What’s it like to see Gen Z fans discovering you from your old movies and TV shows from the early to mid-2000s? What do you think makes those roles timeless?

Yeah, I’m always shocked when I meet people in their 20s and they’re like, “We love Reno 911!” And I’m like, “How do you even know about that?” It’s amazing, but, yeah, those roles were all so great. I’ve done so much insanity, and I always tell young actors and comedians that you gotta commit 110% to what you’re doing on stage and on camera. You have to be willing to completely lose your ... mind. Like when you watch guys like Will Ferrell and he’s running around streaking in “Old School.” When I did the movie “Bucky Larson,” I was naked; I did “A Haunted House, ” I was naked in that too. Whether it was “Blades of Glory” or “The Benchwarmers,” in all of these movies I just got crazy and I just had to commit to it. You can’t leave anything behind in comedy. You’ve gotta be 110% committed to what you’re doing.

Man in a trucker hat with fingers pointing up
This summer, Swardson prepares to hit the road on his national Toilet Head Tour ahead of his new special, “Make Joke From Face,” premiering on YouTube July 18.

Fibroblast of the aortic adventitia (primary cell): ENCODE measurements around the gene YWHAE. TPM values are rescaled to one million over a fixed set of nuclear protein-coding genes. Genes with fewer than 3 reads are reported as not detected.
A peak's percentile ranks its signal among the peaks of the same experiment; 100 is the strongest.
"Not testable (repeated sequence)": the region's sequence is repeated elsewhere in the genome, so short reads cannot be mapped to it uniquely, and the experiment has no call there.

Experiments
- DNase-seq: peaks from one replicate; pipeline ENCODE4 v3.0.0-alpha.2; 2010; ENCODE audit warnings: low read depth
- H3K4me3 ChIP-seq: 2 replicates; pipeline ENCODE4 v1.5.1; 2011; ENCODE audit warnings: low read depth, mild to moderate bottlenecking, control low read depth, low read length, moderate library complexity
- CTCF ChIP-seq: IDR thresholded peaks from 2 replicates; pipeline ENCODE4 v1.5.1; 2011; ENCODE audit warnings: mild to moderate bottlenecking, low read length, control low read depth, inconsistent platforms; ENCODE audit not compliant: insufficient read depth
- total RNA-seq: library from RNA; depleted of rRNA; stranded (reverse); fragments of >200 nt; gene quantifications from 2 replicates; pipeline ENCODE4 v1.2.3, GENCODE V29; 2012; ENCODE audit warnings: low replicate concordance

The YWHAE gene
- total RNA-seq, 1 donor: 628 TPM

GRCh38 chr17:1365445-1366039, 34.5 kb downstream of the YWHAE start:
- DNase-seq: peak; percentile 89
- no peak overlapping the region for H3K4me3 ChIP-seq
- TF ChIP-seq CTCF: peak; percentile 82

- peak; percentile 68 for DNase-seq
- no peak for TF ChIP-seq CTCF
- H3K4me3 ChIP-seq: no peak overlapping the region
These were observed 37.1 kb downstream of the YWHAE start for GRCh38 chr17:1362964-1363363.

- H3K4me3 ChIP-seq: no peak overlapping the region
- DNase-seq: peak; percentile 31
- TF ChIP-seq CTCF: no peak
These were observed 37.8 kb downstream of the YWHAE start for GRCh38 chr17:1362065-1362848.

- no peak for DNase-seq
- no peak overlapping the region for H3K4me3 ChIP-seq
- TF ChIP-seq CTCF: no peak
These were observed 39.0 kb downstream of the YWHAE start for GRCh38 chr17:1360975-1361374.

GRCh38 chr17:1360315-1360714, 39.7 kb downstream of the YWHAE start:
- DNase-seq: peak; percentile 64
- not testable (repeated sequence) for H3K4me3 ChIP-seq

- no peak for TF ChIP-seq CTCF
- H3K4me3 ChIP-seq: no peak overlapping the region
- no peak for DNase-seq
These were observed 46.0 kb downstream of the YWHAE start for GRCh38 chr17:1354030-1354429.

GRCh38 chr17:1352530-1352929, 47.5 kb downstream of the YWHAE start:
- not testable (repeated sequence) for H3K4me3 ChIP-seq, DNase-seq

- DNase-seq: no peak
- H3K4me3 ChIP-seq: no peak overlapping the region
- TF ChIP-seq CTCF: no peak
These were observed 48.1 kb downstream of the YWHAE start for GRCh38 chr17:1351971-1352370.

(@comedyphotoshop)

Coming from the comedy world of the mid-’90s how do you feel seeing all the different lanes comics can use to get their name out there?

Advertisement

It’s funny that you say that because I started stand up comedy Feb. 12, 1996. When I started, everybody was like, “Oh, comedy’s dead.” This was after the ‘80s had such a major comedy boom. I was making no money, there was no internet, my family was poor, I was raised by a single mother for the most part. And it was like, we just had to do one-nighters in biker bars for a hundred bucks. We had nothing! I always tell kids that and I feel like I’m a caveman talking about making fire. They’ll complain about things like, ‘Well, how do I do this? How do I do this?’ I tell them to get on YouTube and Instagram, make videos, make shorts, make an IG reel and use that as a calling card. I used to have to sleep in my car. You guys don’t have to do that. There’s so many avenues, you just have to be motivated and creative. I’m happy for young comics. It’s such a crazy boom right now on; everyone’s killing it. It’s a really exciting time.